Indian development follows in the footsteps of China’s. The Make in India initiative mimics the Made in China policy of the 1980s and is accompanied by a battery of economic measures with subsidies and incentives that are aimed at wresting the title of world manufacturing hub from China.

Apple’s announcement that it will produce the iPhone 14 in India is a radical change in the company’s production policy, but companies abhor conflict as much as nature abhors a vacuum. So, to avoid supply chain disruptions stemming from both China-America tensions and China’s Covid-zero policies, manufacturers are looking to diversify their risks by shifting their production sites to the Indian Ocean. Other companies like Cisco, Adobe, and FedEx are following suit. Apple is also encouraging suppliers of Airpods and Beats headsets to move production to India (from Vietnam).

Development with Indian characteristics

India aspires to become a global technology hub, like its northern neighbor but with Indian characteristics. China’s transition from world factory to technology hub was largely driven by the Chinese government, first, by encouraging foreign companies to open offices in China since the time of Deng Xiaoping to create an atmosphere conducive to the creation of companies; and second, by sending students to US universities.

The Indian model has not been quite as centrally planned as the initiative once taken by the Chinese government, but huge numbers of Indian students do indeed have US science degrees. More than half of all international students in the United States are attending STEM programs. Once graduated, these students are at the disposal of US immigration laws because the H-1B visa allows American companies to hire skilled foreign workers. Nearly 80% of these visas were granted to Indians. China was second with 12%. In terms of gender, only 20% of Indians were women, compared to 45% in the case of China.

According to the Chinese Ministry of Education, 80% of Chinese students who study internationally return home. Chinese entrepreneurs prefer to create their companies in China, for example Tencent (owner of WeChat), Alibaba (the Amazon of China), and Xiaomi (the rising star of mobile). In contrast, India has a brain-drain problem. The country has the highest number of its population living abroad, 17.5 million, and is known to have the highest number of CEOs among the world’s top companies: Arvind Krishna, IBM; Sundar Pichai, Google LLC & Alphabet; Satya Nadella, Microsoft; Leena Nair, Chanel. Until recently Parag Agrawal was at the helm of Twitter.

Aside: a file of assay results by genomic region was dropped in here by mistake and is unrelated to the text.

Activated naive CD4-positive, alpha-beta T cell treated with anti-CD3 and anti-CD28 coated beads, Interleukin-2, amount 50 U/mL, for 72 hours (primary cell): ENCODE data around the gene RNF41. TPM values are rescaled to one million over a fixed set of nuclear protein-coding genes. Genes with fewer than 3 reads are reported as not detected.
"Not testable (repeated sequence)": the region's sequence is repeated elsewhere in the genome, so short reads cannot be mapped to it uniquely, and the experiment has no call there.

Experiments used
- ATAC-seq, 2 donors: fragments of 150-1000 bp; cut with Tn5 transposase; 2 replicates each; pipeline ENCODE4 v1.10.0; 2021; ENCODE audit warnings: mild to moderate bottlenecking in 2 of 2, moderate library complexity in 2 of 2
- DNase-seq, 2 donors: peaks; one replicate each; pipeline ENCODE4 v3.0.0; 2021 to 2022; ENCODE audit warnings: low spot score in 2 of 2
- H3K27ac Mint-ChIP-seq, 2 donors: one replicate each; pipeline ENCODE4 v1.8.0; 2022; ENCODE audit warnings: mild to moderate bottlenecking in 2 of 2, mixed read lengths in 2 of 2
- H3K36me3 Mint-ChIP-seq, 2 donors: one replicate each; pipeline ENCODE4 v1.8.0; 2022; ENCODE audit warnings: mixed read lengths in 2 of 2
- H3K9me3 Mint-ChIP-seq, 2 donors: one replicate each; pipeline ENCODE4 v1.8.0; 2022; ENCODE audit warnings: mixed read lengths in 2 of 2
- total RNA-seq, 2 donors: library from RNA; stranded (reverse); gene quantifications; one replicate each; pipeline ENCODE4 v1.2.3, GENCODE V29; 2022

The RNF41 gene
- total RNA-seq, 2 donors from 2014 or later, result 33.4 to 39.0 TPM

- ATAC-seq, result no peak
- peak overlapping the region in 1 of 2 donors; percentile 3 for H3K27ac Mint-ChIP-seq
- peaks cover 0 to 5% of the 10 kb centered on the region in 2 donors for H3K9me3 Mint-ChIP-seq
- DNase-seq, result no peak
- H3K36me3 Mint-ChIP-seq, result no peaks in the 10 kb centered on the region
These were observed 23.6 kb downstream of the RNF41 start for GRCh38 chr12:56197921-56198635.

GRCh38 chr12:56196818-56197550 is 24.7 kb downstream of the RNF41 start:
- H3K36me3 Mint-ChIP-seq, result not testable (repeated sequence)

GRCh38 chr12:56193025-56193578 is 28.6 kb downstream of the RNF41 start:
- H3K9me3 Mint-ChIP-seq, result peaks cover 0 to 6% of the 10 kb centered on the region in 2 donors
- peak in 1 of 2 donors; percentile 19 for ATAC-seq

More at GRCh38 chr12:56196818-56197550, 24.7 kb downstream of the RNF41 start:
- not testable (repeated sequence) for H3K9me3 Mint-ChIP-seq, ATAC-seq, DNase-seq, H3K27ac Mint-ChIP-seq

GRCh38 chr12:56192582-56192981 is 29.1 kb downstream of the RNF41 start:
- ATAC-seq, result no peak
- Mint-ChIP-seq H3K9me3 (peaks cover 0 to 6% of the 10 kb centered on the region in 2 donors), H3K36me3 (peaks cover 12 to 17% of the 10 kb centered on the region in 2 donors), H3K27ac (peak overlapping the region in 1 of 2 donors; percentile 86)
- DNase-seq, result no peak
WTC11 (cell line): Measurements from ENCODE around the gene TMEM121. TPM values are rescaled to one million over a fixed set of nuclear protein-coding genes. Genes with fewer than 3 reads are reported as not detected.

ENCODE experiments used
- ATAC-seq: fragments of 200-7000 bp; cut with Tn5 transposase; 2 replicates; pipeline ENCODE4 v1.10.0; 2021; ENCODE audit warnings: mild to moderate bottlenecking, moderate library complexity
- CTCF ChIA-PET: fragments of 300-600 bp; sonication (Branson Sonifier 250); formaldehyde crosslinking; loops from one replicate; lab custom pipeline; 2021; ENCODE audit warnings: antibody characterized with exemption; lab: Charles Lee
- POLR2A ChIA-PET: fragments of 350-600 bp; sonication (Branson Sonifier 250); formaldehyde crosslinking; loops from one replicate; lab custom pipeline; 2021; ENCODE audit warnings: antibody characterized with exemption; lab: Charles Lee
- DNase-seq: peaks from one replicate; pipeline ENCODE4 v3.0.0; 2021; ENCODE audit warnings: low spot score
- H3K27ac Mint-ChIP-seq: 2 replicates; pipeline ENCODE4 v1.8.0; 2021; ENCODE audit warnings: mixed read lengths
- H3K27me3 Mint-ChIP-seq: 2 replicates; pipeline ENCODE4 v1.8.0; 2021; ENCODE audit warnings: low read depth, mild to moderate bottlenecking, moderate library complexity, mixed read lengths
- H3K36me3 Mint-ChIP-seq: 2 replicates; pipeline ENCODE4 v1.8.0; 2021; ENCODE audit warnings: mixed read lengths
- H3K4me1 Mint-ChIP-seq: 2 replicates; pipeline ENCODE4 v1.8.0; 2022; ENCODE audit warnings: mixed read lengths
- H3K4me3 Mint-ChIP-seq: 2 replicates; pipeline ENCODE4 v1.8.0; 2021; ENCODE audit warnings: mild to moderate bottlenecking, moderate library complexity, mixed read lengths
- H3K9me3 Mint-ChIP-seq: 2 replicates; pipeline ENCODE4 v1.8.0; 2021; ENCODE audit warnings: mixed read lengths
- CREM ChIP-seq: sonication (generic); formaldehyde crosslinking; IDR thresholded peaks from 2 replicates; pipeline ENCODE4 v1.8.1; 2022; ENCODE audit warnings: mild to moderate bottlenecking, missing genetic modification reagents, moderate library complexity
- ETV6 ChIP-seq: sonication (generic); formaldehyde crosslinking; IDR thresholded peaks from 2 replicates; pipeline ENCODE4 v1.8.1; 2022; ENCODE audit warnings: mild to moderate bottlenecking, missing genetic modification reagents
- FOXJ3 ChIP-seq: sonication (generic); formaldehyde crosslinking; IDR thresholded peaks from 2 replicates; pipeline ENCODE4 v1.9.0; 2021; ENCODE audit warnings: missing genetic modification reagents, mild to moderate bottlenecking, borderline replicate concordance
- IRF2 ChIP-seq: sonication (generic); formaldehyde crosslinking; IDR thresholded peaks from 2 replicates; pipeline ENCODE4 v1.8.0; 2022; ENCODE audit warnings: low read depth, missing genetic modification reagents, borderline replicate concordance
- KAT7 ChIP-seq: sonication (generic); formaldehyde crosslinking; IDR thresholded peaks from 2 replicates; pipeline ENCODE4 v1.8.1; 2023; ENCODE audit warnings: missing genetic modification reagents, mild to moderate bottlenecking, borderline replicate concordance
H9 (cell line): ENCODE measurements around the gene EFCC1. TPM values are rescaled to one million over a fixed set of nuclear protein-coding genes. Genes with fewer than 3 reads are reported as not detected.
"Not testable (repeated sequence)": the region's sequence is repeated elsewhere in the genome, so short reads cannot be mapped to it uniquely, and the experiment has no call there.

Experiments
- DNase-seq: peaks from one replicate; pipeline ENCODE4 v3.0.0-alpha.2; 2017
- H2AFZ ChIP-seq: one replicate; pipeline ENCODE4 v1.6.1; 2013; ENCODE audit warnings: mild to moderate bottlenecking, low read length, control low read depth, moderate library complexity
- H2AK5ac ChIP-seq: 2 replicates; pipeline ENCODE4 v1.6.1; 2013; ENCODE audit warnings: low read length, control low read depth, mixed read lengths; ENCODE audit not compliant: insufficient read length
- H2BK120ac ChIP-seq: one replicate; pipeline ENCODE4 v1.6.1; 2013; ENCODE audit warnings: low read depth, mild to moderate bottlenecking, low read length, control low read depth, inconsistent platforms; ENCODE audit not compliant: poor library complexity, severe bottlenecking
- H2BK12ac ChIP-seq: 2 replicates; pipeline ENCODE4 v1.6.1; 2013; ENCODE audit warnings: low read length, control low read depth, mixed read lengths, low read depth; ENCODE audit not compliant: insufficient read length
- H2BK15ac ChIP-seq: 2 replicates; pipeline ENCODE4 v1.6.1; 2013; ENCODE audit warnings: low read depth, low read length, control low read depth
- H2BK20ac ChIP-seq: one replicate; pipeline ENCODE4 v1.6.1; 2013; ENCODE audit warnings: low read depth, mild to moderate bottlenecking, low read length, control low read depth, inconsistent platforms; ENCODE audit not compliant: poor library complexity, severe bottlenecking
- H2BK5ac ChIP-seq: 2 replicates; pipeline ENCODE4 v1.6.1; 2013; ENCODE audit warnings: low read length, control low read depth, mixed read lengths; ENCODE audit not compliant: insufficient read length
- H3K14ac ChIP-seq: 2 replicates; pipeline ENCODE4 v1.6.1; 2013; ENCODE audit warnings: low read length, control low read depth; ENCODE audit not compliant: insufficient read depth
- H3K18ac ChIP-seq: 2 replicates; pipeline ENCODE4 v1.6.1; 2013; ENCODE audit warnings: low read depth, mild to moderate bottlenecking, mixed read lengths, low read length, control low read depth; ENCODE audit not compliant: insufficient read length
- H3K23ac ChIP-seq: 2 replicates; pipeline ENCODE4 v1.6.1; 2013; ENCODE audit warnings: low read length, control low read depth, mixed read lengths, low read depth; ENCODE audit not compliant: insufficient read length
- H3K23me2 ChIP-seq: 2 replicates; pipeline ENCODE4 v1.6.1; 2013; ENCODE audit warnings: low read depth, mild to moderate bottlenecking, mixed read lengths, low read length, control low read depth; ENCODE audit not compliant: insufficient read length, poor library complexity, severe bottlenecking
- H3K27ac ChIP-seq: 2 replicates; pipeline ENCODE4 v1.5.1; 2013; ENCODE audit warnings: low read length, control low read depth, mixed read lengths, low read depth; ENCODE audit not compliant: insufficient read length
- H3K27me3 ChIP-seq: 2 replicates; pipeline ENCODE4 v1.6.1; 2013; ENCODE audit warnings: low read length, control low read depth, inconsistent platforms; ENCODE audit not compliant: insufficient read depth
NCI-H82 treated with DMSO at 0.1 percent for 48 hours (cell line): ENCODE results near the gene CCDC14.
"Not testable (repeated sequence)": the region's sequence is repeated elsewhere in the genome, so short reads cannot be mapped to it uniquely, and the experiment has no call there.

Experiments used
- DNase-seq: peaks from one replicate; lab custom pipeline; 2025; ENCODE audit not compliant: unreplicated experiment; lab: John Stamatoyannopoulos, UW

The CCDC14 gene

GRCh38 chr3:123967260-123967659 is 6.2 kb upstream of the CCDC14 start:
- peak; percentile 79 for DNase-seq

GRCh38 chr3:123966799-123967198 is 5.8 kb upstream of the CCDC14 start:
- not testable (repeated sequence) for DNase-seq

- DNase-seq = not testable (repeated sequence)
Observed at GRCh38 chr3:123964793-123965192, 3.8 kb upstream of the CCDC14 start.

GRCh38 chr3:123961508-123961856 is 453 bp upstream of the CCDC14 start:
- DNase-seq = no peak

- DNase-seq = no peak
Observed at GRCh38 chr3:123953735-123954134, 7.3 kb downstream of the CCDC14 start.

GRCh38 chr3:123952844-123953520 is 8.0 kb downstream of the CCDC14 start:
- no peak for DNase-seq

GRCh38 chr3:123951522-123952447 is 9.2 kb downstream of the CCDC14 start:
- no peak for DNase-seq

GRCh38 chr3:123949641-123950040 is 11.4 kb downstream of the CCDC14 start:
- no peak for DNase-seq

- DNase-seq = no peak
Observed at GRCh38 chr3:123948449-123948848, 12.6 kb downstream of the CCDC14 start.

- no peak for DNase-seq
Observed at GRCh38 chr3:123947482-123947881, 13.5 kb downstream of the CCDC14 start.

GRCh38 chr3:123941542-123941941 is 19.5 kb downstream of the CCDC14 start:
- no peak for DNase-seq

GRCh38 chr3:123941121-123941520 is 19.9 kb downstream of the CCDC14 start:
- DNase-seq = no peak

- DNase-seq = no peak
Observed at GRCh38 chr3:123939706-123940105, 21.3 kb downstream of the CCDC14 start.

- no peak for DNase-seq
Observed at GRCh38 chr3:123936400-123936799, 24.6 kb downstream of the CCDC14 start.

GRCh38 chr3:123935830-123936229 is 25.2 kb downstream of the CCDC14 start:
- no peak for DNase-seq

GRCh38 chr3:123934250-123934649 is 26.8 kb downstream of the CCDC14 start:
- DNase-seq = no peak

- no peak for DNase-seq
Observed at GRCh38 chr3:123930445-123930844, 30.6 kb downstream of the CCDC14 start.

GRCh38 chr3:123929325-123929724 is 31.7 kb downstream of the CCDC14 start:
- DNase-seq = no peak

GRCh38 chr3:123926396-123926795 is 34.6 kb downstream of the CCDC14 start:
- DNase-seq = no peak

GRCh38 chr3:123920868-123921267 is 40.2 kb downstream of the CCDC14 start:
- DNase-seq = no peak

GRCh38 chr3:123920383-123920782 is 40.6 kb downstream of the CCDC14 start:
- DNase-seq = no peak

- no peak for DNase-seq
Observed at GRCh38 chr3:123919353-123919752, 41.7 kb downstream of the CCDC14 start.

India is on a roll and cities like Chennai, Hyderabad, and Bangalore are at the forefront of technological advances in Asia and put a sense of renewal and optimism in the air, a sense of confidence that the country can hold its own. The Times of India boasted just a month ago that India beat China in the creation of unicorns in the first half of 2022, 14 to 11. The unicorn race is still led by the United States, of course, with 138 more unicorns in the same period. However, the growth numbers in Asia are impressive and, as Ashish Dave of Mirae Venture Asset Investments wrote, India’s startup market is proving to be an attractive post-pandemic option.

Of course, India has immense political, social, and economic challenges ahead of it. The country is often referenced as a giant with feet of clay. But, it cannot be ignored that the axis mundi has turned eastward. China was once, in fact, called a dragon with feet of clay but it has proven us wrong with its meteoric rise, and in all likelihood India will follow the dragon and also break record after record.

At the moment, the Indian government is confident that the Indian economy will grow more than 7% this year, well ahead of its competitors (including Britain, which will struggle to reach 3.5%). Each of the records India breaks are symbols the Narendra Modi government is leveraging to make the Great Leap Forward with Indian characteristics. Symbols are uncannily capable of uniting magnitudes in contrast, and few countries have as many contrasts as India.


© IE Insights.


Sign up for our Newsletter

Newsletter Subscription